A real-life case study of a wide area damage incident to a hotel operator is illustrated below:

Case study: Cyclone Pam and a Pacific Island hotel

The Insured operated a hotel, which in 2015, was hit by Cyclone Pam as it swept across the Pacific islands causing widespread devastation. Their policy provided cover for the Loss of Gross Profit over a Maximum Indemnity Period of 36 months and while the hotel was reinstated in June 2016, turnover did not return to pre-loss levels for some considerable time thereafter.

What was the challenge?

Tourism is an important part of the economy and as a result of the widespread damage, there was a significant dip in visitor arrivals. Therefore, the overall Business Interruption Loss sustained by the Insured was not consequent upon physical damage to the Insured’s own property as a result of the cyclone but also:

  • The falling visitor numbers deterred by media coverage of the cyclone event.
  • Issues with the local airport runway, which resulted in reduced flights to the island and therefore the numbers of tourists visiting.

Being one of the largest hotels on the island, its occupancy is closely correlated with the number of visitor arrivals. As such, the tourism statistics obtained from Government were used as a yardstick to measure the Standard Occupancy. That is the occupancy that the Insured could reasonably have anticipated if his property had not sustained damage.

What was the impact?

As the Insured’s policy did not have a Loss of Attraction extension, the impact of falling visitors and a reduced market was factored in to reduce the amount payable.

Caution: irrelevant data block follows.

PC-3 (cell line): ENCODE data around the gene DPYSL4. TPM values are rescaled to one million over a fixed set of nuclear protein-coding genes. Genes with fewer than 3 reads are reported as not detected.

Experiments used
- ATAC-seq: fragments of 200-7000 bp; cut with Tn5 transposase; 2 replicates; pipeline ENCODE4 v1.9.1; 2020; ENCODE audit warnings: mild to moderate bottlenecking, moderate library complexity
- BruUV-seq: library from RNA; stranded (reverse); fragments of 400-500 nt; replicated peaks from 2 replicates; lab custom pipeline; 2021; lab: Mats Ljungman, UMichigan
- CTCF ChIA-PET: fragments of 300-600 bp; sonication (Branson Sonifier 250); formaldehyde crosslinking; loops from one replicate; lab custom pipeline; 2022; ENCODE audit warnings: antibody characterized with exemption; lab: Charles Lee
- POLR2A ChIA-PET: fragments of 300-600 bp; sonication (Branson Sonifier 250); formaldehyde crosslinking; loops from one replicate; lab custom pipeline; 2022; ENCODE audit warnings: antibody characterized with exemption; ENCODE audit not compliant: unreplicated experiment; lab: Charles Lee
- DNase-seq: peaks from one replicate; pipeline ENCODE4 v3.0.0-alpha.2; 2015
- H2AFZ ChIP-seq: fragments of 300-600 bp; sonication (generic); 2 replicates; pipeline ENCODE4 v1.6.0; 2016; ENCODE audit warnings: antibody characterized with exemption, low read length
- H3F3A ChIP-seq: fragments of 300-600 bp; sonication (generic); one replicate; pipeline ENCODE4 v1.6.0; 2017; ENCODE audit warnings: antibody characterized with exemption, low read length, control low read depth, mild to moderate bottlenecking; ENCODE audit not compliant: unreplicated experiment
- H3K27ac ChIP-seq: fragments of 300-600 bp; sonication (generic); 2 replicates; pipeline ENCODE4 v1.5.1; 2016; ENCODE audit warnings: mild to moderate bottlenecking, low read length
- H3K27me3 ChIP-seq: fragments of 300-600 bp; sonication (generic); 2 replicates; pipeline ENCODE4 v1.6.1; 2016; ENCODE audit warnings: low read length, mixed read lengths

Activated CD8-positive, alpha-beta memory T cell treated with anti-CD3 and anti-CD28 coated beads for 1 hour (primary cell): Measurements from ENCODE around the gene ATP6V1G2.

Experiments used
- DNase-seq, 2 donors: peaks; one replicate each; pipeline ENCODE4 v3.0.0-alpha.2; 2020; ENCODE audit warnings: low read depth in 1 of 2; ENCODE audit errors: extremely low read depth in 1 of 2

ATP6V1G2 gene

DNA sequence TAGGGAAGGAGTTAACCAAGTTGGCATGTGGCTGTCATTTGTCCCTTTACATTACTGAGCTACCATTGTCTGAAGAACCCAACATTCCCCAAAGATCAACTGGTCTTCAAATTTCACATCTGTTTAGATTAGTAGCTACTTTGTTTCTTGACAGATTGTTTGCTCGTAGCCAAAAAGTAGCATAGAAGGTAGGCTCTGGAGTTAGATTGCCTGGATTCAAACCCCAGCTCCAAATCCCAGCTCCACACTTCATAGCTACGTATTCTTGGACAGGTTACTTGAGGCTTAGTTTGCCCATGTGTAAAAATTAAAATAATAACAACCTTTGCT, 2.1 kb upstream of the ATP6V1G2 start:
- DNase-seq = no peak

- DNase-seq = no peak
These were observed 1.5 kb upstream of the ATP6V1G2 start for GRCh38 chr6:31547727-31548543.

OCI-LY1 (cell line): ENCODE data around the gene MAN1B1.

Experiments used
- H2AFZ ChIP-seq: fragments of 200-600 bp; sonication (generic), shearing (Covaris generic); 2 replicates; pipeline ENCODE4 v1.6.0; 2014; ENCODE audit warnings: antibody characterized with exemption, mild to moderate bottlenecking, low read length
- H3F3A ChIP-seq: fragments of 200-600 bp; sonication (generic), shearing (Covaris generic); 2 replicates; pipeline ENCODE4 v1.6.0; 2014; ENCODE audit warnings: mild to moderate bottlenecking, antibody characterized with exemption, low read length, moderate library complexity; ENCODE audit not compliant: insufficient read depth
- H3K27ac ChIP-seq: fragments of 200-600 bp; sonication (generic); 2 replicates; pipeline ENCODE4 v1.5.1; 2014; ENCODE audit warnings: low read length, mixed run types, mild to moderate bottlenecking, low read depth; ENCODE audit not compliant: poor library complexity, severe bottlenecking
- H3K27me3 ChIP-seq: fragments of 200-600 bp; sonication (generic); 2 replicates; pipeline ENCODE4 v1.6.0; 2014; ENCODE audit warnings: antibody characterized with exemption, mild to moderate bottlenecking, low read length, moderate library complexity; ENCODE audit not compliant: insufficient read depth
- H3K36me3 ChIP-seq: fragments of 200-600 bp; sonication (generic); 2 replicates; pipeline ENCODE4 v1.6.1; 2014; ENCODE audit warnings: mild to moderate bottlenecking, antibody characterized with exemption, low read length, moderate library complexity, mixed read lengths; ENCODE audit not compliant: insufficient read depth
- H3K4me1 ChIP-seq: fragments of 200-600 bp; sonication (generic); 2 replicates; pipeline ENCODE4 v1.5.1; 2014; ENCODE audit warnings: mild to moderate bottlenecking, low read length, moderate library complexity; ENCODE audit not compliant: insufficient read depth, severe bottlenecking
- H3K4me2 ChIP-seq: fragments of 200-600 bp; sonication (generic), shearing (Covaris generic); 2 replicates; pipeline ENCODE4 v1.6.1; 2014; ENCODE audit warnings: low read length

Lessons learnt

  • Particularly in Nat Cat prone zones, consideration should be given to the likely consequences of the natural disaster and how the business will be affected directly and indirectly when choosing the appropriate policy, extensions and Maximum Indemnity Period. 
  • Basic Business Interruption Insurance policies while covering the Insured for losses arising from interruption to their business as a result of damage to the Insured property, typically do not provide sufficient cover in the event of wide area damage where financial losses can be incurred not as a result of damage to the Insured’s property, but as a consequence of the event itself.

Complex risks, simple understandable solutions

With risks becoming ever more interconnected and interdependent on a global scale, ensuring your businesses’ resilience depends on how well you manage disruption, no matter whether that’s caused by physical or non-physical exposures. By fully understanding your exposures it is possible to blend traditional and innovative risk transfer solutions that will comprehensively protect your critical assets and your bottom line. We would always advocate for keeping the traditional Business Interruption policy as simple as possible, extending coverage in an efficient way so as not to disrupt the policy formula and by adopting additional parametric solutions to complement the traditional coverages.

To read more about business interruption, head over to The Journal